Following on from our post about the cutting stage, we’ve now moved onto refining. Now that cutting is complete, we have the defect removal results we were looking for.
If this was a full major paint correction, we would concentrate on one panel at a time, cutting in full to remove the swirls and other lighter defects. This would then let us identify the deeper marks and chase these out. This is what will take the paint correction from an 80-85% correction to a 95-99% correction.
So, the car is probably pretty dusty by now with spent polish, clear coat, and the studio is usually looking a little bit like a bomb site with used tape, lights, compounds, pads, machines everywhere!
Before refining, we need to sort this out. Our method is to take the car back outside and jetwash it down with purified water. While the car is outside the studio is tidied up, cutting pads are washed, and the floor is swept and mopped to get rid of much of the cutting dust as possible.
Bringing the car back inside, we won’t dry it with towels. We use the vehicle blower again to dry the car and remove any trapped water. It is essential the car is dry again before commencing refining, and also before applying any type of coating.
An example here of a refining combination we might use in the refining stage is a ‘Rupes’ ultra fine white pad with Menzerna 3500. This really depends on the paint you are working with though. Some will need a refining polish and pad with a bit more bite to clear the ‘good damage’. Some will require the lightest polish and pad. Experience of what is and isn’t working is key.
We can now extend our polishing area during refining. If we spend two days cutting, it is likely the refining will take around 3/4 of a day, since it is a much faster process. You can work over larger areas, and the polish refines down much faster.
For example, if a bonnet on a Mercedes A-Class was totally flat and square, we could refine this out with a 5-inch pad, splitting the bonnet in half. Of course, in reality, nothing is flat and square on any car but you get the idea.
Although we can do larger sections at a time, we will still ‘cut in’ each panel with the 3-inch (or 1 & 2-inch) pads before hitting the bulk with the 5-inch pad. You have spent all that time cutting the defects out tight to the panel edges, door handles, why would you not refine them just as well?
Working the machine in the same way (priming the pad before use and spurring after using) we can now speed arm movement up a little. But remember, you won’t be throwing it around the panel! A little faster than during the cutting stage is fine. Maybe 2 inches per second.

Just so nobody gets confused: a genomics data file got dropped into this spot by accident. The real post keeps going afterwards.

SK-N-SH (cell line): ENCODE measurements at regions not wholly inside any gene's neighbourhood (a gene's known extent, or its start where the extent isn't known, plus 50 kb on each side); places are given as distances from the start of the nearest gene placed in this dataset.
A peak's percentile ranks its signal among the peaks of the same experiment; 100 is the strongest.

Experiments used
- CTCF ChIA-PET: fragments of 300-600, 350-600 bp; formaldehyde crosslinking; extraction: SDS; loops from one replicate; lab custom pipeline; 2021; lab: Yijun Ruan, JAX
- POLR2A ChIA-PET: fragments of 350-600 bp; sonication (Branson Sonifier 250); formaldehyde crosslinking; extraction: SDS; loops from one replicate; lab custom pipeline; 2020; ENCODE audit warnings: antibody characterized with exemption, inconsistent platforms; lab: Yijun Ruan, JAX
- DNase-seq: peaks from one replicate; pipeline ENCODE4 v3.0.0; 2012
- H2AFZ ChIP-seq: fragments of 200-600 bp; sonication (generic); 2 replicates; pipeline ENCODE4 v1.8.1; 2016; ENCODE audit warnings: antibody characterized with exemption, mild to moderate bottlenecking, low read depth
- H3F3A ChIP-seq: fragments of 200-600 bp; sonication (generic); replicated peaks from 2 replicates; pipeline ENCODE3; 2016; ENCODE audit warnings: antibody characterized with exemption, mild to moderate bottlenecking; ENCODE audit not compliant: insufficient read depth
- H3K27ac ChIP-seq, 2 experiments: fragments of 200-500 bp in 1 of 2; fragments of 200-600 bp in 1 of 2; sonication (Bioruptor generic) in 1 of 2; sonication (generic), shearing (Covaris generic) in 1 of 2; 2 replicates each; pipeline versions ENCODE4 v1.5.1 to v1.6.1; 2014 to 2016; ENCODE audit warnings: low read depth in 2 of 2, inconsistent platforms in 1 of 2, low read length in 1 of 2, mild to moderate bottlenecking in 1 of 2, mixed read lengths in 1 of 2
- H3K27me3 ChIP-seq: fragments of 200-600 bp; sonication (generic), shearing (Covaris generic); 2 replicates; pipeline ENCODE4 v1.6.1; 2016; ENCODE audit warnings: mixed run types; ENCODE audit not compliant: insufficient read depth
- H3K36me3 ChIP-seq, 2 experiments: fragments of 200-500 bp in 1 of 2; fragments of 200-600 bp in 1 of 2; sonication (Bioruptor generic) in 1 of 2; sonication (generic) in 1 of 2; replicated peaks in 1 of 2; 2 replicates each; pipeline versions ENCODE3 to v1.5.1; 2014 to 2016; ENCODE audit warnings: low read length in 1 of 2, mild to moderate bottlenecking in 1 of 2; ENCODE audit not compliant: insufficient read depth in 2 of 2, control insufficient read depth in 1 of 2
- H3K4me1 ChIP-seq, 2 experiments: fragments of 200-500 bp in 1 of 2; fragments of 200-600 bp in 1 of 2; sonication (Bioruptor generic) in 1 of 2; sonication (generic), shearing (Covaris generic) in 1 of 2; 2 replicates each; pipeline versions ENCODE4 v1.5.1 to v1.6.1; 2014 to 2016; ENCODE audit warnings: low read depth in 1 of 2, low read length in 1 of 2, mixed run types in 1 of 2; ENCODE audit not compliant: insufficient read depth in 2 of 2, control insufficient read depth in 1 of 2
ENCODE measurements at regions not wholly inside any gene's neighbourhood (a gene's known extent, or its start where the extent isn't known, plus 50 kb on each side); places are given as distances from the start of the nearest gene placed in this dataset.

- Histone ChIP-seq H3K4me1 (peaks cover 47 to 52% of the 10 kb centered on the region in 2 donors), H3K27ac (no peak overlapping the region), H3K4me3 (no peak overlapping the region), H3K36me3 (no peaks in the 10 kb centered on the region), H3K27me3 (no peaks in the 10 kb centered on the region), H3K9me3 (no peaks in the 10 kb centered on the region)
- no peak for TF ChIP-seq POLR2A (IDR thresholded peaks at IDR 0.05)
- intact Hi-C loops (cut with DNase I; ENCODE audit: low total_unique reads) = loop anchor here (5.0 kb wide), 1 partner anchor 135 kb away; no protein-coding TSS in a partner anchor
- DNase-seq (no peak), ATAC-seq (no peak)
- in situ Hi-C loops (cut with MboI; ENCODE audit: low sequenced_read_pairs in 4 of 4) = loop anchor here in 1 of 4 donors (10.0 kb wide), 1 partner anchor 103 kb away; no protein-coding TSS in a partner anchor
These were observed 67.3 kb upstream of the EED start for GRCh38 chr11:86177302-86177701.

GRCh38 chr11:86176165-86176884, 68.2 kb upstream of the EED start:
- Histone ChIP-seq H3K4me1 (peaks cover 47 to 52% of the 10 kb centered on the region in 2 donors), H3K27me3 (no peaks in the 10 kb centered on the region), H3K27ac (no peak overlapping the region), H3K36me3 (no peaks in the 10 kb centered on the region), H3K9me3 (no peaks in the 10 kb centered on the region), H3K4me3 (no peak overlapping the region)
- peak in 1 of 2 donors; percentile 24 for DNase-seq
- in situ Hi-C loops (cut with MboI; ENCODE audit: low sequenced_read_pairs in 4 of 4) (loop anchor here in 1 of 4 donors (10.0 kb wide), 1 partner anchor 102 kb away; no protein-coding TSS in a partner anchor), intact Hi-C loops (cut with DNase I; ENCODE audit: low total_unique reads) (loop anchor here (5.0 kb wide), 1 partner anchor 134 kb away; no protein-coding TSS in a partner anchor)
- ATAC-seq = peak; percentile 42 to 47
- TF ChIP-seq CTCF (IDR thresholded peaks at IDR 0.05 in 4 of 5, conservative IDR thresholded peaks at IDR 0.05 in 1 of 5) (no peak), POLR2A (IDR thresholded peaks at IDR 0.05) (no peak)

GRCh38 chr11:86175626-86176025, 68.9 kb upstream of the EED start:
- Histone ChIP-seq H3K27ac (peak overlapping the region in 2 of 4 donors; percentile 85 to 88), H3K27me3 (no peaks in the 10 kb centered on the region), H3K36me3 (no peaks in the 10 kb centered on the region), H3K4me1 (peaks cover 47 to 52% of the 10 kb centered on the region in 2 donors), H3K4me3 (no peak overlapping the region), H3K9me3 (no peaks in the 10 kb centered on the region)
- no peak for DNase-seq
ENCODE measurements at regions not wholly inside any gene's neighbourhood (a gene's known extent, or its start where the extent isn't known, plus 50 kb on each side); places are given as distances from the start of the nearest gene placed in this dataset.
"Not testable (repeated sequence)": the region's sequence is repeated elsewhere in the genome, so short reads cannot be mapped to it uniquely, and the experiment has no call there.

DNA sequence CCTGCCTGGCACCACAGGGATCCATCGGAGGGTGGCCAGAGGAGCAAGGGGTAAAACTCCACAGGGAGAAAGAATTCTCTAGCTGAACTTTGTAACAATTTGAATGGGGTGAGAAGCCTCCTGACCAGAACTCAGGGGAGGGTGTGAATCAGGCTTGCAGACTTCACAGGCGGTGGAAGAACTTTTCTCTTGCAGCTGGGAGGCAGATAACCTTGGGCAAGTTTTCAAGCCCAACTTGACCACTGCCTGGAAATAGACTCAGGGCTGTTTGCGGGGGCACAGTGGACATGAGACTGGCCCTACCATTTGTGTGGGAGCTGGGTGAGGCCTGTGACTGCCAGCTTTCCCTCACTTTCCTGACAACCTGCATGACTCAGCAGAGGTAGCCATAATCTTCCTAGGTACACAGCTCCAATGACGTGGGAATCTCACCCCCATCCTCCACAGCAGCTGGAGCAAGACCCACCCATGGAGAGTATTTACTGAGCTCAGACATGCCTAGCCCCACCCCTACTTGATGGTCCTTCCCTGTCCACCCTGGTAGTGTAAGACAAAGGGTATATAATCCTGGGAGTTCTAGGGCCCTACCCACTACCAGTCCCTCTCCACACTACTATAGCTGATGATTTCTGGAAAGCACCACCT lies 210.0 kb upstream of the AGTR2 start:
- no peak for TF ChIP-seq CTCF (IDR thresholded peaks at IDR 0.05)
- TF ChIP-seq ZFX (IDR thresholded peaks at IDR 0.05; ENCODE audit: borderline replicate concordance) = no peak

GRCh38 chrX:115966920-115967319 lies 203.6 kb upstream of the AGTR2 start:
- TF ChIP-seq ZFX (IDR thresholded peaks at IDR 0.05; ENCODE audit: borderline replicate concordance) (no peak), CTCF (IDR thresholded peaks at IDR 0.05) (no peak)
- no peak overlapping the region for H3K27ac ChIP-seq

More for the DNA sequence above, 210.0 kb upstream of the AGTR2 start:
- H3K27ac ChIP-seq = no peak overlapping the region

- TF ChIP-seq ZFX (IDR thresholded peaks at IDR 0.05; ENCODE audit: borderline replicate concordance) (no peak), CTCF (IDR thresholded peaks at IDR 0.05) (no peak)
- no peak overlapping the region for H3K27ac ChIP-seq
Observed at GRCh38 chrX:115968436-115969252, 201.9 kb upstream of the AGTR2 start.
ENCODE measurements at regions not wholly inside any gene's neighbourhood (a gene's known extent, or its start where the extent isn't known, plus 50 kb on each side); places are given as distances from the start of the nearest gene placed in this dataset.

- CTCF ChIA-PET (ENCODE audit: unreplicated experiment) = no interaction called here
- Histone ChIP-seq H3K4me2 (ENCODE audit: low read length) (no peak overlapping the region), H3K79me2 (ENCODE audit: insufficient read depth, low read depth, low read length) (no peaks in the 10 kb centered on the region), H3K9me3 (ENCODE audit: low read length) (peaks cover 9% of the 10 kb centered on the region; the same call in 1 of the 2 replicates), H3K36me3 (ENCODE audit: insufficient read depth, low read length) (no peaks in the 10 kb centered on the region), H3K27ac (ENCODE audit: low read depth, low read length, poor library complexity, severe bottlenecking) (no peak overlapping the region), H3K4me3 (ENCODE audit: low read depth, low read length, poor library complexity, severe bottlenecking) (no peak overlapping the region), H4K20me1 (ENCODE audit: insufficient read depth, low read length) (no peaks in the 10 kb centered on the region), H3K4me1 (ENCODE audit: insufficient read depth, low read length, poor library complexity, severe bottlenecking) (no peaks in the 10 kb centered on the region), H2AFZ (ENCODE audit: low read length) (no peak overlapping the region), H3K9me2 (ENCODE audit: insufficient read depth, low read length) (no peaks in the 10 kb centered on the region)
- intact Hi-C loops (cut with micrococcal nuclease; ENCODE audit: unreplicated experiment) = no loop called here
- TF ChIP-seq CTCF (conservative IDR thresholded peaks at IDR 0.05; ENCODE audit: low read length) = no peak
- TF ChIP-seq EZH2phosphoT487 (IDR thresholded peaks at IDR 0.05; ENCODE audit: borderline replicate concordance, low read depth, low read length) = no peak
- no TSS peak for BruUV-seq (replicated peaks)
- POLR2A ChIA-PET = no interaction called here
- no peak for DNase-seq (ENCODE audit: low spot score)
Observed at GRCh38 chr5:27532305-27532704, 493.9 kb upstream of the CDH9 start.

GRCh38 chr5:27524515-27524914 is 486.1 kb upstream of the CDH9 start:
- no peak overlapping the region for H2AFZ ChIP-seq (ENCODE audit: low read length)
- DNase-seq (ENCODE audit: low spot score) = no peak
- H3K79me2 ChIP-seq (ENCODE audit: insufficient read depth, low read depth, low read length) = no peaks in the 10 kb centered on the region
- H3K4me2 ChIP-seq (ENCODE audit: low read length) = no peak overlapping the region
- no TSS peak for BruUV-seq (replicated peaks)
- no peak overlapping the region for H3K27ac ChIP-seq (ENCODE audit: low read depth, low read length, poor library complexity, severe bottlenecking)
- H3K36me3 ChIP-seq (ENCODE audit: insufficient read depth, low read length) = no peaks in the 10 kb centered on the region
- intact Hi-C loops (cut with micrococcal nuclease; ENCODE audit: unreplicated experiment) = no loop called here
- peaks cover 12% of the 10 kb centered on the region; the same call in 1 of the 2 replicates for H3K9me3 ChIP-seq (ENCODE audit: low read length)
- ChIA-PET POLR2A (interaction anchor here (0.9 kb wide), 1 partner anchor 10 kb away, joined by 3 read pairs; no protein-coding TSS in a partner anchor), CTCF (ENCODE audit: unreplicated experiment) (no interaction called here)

You will find the polish will refine down much faster. However, this doesn’t mean you can rush the polish. If you don’t refine the polish down enough at this stage you can end up with micro-marring. Once you have completed your polishing passes the polish will go very clear when refined.
Below is a refined section before wipe off. This was achieved with a 3-inch pad. The 5-inch would not have been able to cope with the curve in the panel without ‘stalling’.
Wiping off the polish residue at this stage is also different. During the cutting, you can wipe off without too much worry of micro-marring from a cloth as you are going to be refining afterward.
Wiping off the refining polish residue is a little different. No matter how good your technique you will end up with dusting, bits of pad covering the area you have just refined. You need to remove this BEFORE wiping off the residue.
We use compressed air, or the vehicle blower to remove the dust, then we wipe the residue. A good idea at this stage is to refine a whole panel, blow the whole panel down, then remove the residue. It speeds things up.
Once your panel is wiped down, use an IPA (isopropyl alcohol) or panel wipe to remove any remaining oils or residues and CHECK YOUR WORK after every panel! This is how the paint is going to look and you want a consistent finish across all panels. Make sure you are happy by inspecting from different angles before moving onto the next panel.
Cover the rest of the car!
We are now refined. It is now crucial that any dust which settles on the paint isn’t just wiped off.
We are usually moving onto a ceramic or quartz coating after refining. We do an IPA wipe down twice before applying, purely as a control method in case we miss any bits the first time. In essence, the paint will have had 3 full wipe downs before paint protection. Once during paint refinement, twice before protection.
We also tend to make the final wipe down with ‘Gyeon Prep’. This is an excellent degreaser and we would recommend using it before applying any of their coatings. The results are so good, we often use it before applying coatings from different brands too.
In the next article, we go onto ceramic coatings and the different ways that you can apply them.